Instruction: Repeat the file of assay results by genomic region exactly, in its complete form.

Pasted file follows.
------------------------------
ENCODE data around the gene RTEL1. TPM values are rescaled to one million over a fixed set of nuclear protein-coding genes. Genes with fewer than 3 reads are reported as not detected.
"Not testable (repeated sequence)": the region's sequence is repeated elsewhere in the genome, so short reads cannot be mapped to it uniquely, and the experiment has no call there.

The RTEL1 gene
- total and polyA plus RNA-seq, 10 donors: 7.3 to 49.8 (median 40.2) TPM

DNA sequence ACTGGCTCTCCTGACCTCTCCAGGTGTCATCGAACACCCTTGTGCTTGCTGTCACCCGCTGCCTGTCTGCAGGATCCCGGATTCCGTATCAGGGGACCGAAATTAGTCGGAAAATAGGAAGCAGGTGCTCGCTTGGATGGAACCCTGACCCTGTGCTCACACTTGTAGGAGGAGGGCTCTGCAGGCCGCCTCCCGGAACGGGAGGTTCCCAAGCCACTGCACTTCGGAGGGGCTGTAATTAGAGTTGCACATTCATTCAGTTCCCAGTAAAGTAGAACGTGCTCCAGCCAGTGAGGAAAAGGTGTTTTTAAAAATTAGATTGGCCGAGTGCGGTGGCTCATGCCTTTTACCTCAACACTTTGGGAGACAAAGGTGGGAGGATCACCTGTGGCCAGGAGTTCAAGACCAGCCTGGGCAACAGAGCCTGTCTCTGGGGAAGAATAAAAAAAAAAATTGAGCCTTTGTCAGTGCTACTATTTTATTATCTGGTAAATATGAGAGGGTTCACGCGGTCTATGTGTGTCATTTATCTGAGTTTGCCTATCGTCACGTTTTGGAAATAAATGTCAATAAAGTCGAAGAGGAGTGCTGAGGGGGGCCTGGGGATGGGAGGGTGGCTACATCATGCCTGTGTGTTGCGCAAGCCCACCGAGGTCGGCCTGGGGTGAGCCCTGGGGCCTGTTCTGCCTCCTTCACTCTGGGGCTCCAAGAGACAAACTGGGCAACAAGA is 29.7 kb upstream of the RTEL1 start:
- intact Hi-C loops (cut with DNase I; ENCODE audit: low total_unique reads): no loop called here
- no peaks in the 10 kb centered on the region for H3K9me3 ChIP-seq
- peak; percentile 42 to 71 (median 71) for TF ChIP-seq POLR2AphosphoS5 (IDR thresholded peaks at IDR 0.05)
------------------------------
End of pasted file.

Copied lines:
ENCODE data around the gene RTEL1. TPM values are rescaled to one million over a fixed set of nuclear protein-coding genes. Genes with fewer than 3 reads are reported as not detected.
"Not testable (repeated sequence)": the region's sequence is repeated elsewhere in the genome, so short reads cannot be mapped to it uniquely, and the experiment has no call there.

The RTEL1 gene
- total and polyA plus RNA-seq, 10 donors: 7.3 to 49.8 (median 40.2) TPM

DNA sequence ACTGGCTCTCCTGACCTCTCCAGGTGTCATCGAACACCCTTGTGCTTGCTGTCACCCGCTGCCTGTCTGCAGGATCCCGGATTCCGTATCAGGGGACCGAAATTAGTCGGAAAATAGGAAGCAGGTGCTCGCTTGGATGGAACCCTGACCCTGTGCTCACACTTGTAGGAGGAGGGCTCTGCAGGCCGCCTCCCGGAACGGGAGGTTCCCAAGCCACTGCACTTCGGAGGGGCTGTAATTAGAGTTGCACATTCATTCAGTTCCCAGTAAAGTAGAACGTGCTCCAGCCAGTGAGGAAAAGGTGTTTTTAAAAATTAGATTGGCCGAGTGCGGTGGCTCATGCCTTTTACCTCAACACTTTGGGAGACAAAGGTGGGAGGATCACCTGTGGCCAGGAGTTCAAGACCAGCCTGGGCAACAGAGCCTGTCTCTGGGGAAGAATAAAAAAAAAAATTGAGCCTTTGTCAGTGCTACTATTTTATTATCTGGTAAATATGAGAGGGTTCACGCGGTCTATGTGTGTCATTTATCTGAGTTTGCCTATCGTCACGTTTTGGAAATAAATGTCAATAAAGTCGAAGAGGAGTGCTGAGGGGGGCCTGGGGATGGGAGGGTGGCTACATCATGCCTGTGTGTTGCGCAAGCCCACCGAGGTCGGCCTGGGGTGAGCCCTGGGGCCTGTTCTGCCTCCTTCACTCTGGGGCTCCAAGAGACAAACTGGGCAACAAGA is 29.7 kb upstream of the RTEL1 start:
- intact Hi-C loops (cut with DNase I; ENCODE audit: low total_unique reads): no loop called here
- no peaks in the 10 kb centered on the region for H3K9me3 ChIP-seq
- peak; percentile 42 to 71 (median 71) for TF ChIP-seq POLR2AphosphoS5 (IDR thresholded peaks at IDR 0.05)